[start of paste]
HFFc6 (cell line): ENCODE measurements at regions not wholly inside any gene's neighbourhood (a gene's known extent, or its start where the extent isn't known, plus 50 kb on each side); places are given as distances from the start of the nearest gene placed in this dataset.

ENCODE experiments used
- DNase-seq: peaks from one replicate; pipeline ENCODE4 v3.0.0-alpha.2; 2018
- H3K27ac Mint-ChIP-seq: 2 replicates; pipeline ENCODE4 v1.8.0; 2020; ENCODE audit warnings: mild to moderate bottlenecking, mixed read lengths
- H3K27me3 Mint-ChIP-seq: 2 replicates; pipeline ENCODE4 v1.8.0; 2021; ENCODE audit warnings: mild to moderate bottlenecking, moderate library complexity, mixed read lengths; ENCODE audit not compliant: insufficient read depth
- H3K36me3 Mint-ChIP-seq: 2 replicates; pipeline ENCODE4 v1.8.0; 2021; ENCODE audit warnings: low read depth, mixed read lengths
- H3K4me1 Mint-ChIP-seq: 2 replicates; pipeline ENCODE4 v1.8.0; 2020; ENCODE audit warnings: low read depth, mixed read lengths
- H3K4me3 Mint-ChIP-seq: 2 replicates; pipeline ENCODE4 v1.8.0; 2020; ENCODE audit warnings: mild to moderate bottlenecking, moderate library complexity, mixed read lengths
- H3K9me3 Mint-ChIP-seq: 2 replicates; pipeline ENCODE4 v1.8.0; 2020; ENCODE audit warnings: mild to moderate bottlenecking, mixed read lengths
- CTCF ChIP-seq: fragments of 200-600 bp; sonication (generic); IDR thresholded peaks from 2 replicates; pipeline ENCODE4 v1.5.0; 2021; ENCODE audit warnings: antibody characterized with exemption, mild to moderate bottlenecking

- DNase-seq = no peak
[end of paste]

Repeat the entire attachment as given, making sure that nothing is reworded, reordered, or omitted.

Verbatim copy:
HFFc6 (cell line): ENCODE measurements at regions not wholly inside any gene's neighbourhood (a gene's known extent, or its start where the extent isn't known, plus 50 kb on each side); places are given as distances from the start of the nearest gene placed in this dataset.

ENCODE experiments used
- DNase-seq: peaks from one replicate; pipeline ENCODE4 v3.0.0-alpha.2; 2018
- H3K27ac Mint-ChIP-seq: 2 replicates; pipeline ENCODE4 v1.8.0; 2020; ENCODE audit warnings: mild to moderate bottlenecking, mixed read lengths
- H3K27me3 Mint-ChIP-seq: 2 replicates; pipeline ENCODE4 v1.8.0; 2021; ENCODE audit warnings: mild to moderate bottlenecking, moderate library complexity, mixed read lengths; ENCODE audit not compliant: insufficient read depth
- H3K36me3 Mint-ChIP-seq: 2 replicates; pipeline ENCODE4 v1.8.0; 2021; ENCODE audit warnings: low read depth, mixed read lengths
- H3K4me1 Mint-ChIP-seq: 2 replicates; pipeline ENCODE4 v1.8.0; 2020; ENCODE audit warnings: low read depth, mixed read lengths
- H3K4me3 Mint-ChIP-seq: 2 replicates; pipeline ENCODE4 v1.8.0; 2020; ENCODE audit warnings: mild to moderate bottlenecking, moderate library complexity, mixed read lengths
- H3K9me3 Mint-ChIP-seq: 2 replicates; pipeline ENCODE4 v1.8.0; 2020; ENCODE audit warnings: mild to moderate bottlenecking, mixed read lengths
- CTCF ChIP-seq: fragments of 200-600 bp; sonication (generic); IDR thresholded peaks from 2 replicates; pipeline ENCODE4 v1.5.0; 2021; ENCODE audit warnings: antibody characterized with exemption, mild to moderate bottlenecking

- DNase-seq = no peak